2. The American Institute of Architects (AIA) – Guidelines for design and construction of hospitals, including heating and cooling control to 75°F.
  3. American Society of Heating, Refrigerating and Air-Conditioning Engineers (ASHRAE) – Chapter 7 in Applications Handbook regarding health care facilities.

Air Innovations Sells Its 50,000th Unit

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After 35 years in business, Air Innovations has sold its 50,000th Unit

Air Innovations, the leader in environmental control units (ECUs), has announced it sold its 50,000th unit. On September 29, 2021, the company shipped the milestone unit from its Wine Guardian brand of wine cellar cooling systems. The 50,000th unit is a DS025 ducted split wine cellar cooling unit. The split system allows the flexibility of installing the fan coil and condensing unit in many types of locations. This makes it ideal for cellars with limited space.

Air Innovations’ capabilities expand beyond just wine cellar cooling systems. The company designs and manufactures custom environmental control units for a wide range of industries. A variety of healthcare solutions are available to help prevent reinfection, maintain sterile instruments, and turn a flexible space into a quarantine area. The company also features a full line of specially designed cleanroom HVAC units. Air Innovations also offers custom process environmental control solutions for aerospace, biotech, pharmaceutical, semiconductor, and other industries.

Negative and Positive Pressure Room Requirements 101

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Negative or positive pressure rooms are often necessary to prevent contamination and maintain a climate-controlled environment in various applications. While these rooms are somewhat similar, there are certain differences between their designs and requirements. Here we’ll give an overview of both of these types of environments, including their intended applications and design requirements.

Negative Pressure Rooms

Negative pressure rooms have air pressure that is lower than the external air pressure. Negative pressure is achieved through the use of an exhaust system that frequently includes a high-efficiency particulate air (HEPA) filter connected to a sealed room. These rooms can trap potentially dangerous particles to prevent cross-contamination in external air. This is why they’re often used to isolate infected patients while keeping people outside of the room consistently safe.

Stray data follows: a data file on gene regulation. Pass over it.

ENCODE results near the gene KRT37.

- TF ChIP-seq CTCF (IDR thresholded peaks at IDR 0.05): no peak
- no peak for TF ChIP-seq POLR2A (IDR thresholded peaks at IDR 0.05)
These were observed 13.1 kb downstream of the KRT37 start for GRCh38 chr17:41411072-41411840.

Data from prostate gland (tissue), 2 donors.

Design Requirements

Negative pressure rooms are designed to contain airborne infections. To do so, there are various design requirements that these rooms must follow, which are outlined by CDC Guidelines, ASHRAE standards, and Healthcare Design Construction Guidelines. As summarized in these guidelines:

  • Negative pressure rooms must undergo at least 12 total room air changes every hour.
  • They need to maintain a negative pressure differential of at least 0.01’’.
  • Exhaust from these rooms and any connected anterooms or toilet rooms needs to travel directly outdoors with no chance of contaminating exhaust from other spaces. 
  • If an anteroom is included in the setup, airflow needs to travel into the anteroom via the corridor. From there, it should be channeled into the patient isolation room.
  • The quantity of air exhaust needs to be higher than the supply airflow to maintain a consistent pressure differential.
  • The exhaust grille must be located in the ceiling and near the head of the bed.
  • All exhaust air must be discharged through a HEPA filter if the fan is below the roof line.

Misconceptions About Negative Pressure Rooms

One potentially dangerous misconception about negative pressure rooms is that medical personnel are safer when performing aerosol-generating procedures on patients in these rooms. This is due to the Centers for Disease Control and Prevention (CDC) recommendation that these procedures be performed in isolation rooms. However, negative pressure rooms do little to protect individuals inside the room. Their main purpose is to help protect people outside of the room by keeping aerosols and other particles within the room.

Negative and Positive Pressure Room Requirements 101

 

Positive Pressure Rooms

A positive pressure room is intended to protect patients from infectious diseases if they’re immunocompromised. While this type of room is somewhat similar in concept to negative pressure rooms, it features certain differences in its function and design. Positive pressure rooms contain a higher pressure in the containment area than the external environment, preventing air from leaving the room and circulating back inside. This prevents occupants in the room from being exposed to any outside contaminants, including potentially harmful particles and germs. 

Design Requirements

Positive pressure rooms must follow various design requirements to keep patients protected from outside contaminants. Included in these requirements are the following elements: